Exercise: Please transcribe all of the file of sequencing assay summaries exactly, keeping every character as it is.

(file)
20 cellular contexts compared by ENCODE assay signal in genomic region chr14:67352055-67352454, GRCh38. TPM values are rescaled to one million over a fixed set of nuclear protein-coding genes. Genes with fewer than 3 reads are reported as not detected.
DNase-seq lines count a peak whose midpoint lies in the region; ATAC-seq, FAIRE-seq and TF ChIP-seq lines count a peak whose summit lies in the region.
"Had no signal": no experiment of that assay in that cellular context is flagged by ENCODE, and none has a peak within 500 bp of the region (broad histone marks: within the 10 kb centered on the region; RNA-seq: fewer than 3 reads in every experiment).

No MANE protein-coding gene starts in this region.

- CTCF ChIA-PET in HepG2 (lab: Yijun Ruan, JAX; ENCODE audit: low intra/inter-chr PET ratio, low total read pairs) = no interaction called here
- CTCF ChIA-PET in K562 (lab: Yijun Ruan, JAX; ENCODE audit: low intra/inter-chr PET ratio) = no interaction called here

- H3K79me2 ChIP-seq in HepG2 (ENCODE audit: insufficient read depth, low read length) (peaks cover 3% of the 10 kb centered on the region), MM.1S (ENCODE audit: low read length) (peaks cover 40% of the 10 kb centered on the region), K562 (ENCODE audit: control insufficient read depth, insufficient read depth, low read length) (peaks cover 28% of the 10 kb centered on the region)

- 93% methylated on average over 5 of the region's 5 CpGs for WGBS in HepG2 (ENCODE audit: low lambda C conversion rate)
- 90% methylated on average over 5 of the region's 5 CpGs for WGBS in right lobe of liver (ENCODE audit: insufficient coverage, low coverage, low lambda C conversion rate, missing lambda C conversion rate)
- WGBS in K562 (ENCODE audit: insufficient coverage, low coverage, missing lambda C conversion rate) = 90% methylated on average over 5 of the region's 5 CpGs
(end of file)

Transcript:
20 cellular contexts compared by ENCODE assay signal in genomic region chr14:67352055-67352454, GRCh38. TPM values are rescaled to one million over a fixed set of nuclear protein-coding genes. Genes with fewer than 3 reads are reported as not detected.
DNase-seq lines count a peak whose midpoint lies in the region; ATAC-seq, FAIRE-seq and TF ChIP-seq lines count a peak whose summit lies in the region.
"Had no signal": no experiment of that assay in that cellular context is flagged by ENCODE, and none has a peak within 500 bp of the region (broad histone marks: within the 10 kb centered on the region; RNA-seq: fewer than 3 reads in every experiment).

No MANE protein-coding gene starts in this region.

- CTCF ChIA-PET in HepG2 (lab: Yijun Ruan, JAX; ENCODE audit: low intra/inter-chr PET ratio, low total read pairs) = no interaction called here
- CTCF ChIA-PET in K562 (lab: Yijun Ruan, JAX; ENCODE audit: low intra/inter-chr PET ratio) = no interaction called here

- H3K79me2 ChIP-seq in HepG2 (ENCODE audit: insufficient read depth, low read length) (peaks cover 3% of the 10 kb centered on the region), MM.1S (ENCODE audit: low read length) (peaks cover 40% of the 10 kb centered on the region), K562 (ENCODE audit: control insufficient read depth, insufficient read depth, low read length) (peaks cover 28% of the 10 kb centered on the region)

- 93% methylated on average over 5 of the region's 5 CpGs for WGBS in HepG2 (ENCODE audit: low lambda C conversion rate)
- 90% methylated on average over 5 of the region's 5 CpGs for WGBS in right lobe of liver (ENCODE audit: insufficient coverage, low coverage, low lambda C conversion rate, missing lambda C conversion rate)
- WGBS in K562 (ENCODE audit: insufficient coverage, low coverage, missing lambda C conversion rate) = 90% methylated on average over 5 of the region's 5 CpGs